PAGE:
I felt a genuine pang of sadness at this week's news that Barack Obama has given up smoking. The pester-power of the women in his life, his wife and daughters, have apparently broken this proud man at last. Michelle Obama announced her triumph on American television.
How far we've come since tobacco was seen as one of life's bounties, something to be treasured. "More doctors smoke Camels than any other cigarette," the old TV commercials once boasted. There were two songs called "Love is a Cigarette" which made the romantic case for tobacco. "And just like a cigarette," went one, "I never felt thrill of life until you touched my lips."
Smoking no longer represents the thrill of life, at least in respectable company. In fact, it has become an easy symbol of human weakness, self-indulgence and personal irresponsibility. During Obama's glory days as an occasional smoker, a writer in the Wall Street Journal asked, in all apparent seriousness, whether someone who confessed himself to be unable to give up smoking possessed "the intelligence, strength and human willpower to lead the most powerful nation on Earth".
Enough now, surely, of this primness. The sound of scolding and tut-tutting from the ranks of the concerned has become tedious. We know that smoking is bad for the health, but it is also true that people make choices in their lives involving the balance between risk and pleasure. It is not obligatory to put safety and longevity before all other considerations in daily life. These people are not lesser citizens, only different from the majority.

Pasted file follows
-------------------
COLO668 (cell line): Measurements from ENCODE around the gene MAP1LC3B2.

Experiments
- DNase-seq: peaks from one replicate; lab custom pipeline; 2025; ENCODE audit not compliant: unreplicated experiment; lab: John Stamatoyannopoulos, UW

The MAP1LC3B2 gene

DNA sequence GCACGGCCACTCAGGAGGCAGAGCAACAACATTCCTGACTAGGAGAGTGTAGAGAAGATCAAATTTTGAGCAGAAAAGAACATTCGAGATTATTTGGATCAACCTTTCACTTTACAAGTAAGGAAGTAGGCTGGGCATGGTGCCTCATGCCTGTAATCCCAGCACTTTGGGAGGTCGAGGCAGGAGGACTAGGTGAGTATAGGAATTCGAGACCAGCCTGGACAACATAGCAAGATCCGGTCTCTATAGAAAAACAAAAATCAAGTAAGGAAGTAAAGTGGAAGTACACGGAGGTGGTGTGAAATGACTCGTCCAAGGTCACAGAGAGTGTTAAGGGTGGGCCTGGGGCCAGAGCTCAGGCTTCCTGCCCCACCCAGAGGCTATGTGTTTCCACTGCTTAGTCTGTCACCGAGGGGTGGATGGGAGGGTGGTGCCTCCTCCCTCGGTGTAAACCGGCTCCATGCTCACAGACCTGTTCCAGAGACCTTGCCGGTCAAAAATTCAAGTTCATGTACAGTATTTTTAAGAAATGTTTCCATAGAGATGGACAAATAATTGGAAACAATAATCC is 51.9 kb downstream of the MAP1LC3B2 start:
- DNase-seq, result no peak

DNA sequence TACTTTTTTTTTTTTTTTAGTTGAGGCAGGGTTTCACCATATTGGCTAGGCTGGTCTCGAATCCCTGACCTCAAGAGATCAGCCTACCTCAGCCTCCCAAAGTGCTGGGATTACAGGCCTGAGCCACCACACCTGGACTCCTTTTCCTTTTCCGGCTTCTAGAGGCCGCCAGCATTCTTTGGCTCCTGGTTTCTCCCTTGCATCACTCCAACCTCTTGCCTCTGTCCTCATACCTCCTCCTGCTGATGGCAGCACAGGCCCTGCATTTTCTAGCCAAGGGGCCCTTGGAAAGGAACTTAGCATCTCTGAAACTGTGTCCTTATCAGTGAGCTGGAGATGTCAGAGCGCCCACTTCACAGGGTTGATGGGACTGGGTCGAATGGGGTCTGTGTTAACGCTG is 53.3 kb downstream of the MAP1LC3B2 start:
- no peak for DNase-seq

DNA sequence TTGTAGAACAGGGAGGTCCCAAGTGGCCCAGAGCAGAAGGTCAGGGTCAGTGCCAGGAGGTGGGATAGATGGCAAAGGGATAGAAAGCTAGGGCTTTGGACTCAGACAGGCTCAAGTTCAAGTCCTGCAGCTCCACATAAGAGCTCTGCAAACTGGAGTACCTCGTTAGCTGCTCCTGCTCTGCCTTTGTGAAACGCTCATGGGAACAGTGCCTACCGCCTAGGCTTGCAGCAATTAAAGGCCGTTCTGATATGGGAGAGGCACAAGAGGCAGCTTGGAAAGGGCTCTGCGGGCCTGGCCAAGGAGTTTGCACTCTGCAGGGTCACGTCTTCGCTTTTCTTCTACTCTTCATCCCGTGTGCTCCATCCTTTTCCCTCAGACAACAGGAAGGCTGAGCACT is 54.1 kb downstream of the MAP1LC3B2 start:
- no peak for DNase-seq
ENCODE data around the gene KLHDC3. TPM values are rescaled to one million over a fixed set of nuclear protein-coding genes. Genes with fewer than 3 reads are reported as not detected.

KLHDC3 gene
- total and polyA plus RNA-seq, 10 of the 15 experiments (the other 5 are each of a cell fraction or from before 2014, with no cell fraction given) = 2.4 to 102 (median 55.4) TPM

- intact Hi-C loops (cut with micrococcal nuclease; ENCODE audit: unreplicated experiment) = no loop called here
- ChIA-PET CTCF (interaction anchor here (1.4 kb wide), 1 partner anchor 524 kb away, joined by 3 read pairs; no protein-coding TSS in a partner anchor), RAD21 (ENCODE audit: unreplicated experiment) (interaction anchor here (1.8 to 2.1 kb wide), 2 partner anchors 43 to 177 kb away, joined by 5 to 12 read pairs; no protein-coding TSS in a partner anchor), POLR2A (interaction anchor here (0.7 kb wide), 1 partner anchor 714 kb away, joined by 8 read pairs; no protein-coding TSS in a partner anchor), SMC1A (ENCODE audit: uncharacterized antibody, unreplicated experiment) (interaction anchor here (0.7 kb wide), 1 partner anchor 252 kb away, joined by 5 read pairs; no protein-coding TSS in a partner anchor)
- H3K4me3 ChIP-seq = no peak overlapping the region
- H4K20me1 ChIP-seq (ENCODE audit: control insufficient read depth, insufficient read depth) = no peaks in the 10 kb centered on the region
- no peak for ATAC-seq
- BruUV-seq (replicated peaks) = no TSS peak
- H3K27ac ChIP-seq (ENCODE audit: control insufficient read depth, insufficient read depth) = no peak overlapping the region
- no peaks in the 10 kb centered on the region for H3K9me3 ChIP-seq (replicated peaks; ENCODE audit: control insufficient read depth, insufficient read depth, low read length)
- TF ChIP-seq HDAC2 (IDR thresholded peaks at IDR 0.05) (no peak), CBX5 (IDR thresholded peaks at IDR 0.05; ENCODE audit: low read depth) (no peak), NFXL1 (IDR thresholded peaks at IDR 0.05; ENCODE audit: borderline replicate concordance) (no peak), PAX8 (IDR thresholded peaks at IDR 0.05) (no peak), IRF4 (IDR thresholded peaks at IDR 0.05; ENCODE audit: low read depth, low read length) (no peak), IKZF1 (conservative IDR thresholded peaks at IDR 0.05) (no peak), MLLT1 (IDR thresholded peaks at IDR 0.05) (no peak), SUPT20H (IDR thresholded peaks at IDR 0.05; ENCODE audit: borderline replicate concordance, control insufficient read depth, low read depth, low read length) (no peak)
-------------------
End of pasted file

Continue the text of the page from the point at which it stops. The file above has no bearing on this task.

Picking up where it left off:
Increasingly, difference is something to be treasured. At a time of mass conformity, when disapproval is in the air we breathe, a political leader who dares to smoke now and then is not showing weakness but strength. The famous photograph of Obama taking a joyous drag on a cigarette while a student is warm, human and strangely life-affirming.
Although I happen not to smoke cigarettes myself, I find myself admiring those in public life who still defiantly spark up, even when cameras are around. They are striking a light for individuality. If, as a society, we now believe that the human and economic cost of nicotine addiction is unfeasibly high then we should ban the habit, and have done. After that, the Government should take a long, stern look at alcohol and its considerably worse effects on the way we live.
Most thinking people will conclude that making smoking illegal would be too much of an infringement on personal decision-making. In a similar spirit, the nagging should end. We now agree that smoking should not be promoted, that it should be kept away from children. Surely we are grown-up enough to accept that, if the most powerful man in the world likes now and then to relax with a cigarette, when safely away from the cameras, that should be his right.
Perhaps what really annoys the campaigners, and motivates their bullying of smokers, is not so much the thought of its effect as the pleasure it affords: a socially acceptable contemporary form of puritanism is at work.
In America, a new smoking substitute called the e-cigarette is already feeling the effect of the new primness. Battery-operated, it provides a nicotine fix in the form of vapour, without harmful tar or smoke. Tobacco firms are worried and, weirdly, are being helped by the anti-smoking lobby. Already there are attempts to ban the electronic cigarette on the grounds that its manufacture is unregulated. The real problem, one suspects, is that it is an uncomfortably accurate imitation of the real thing, that it gives an inappropriate amount of pleasure.
Whether his nicotine treat is electronic or the real smoking thing, I hope that Barack Obama quietly slips off the wagon as he has done in the past. He is, after all, president of the Land of the Free.Reuse content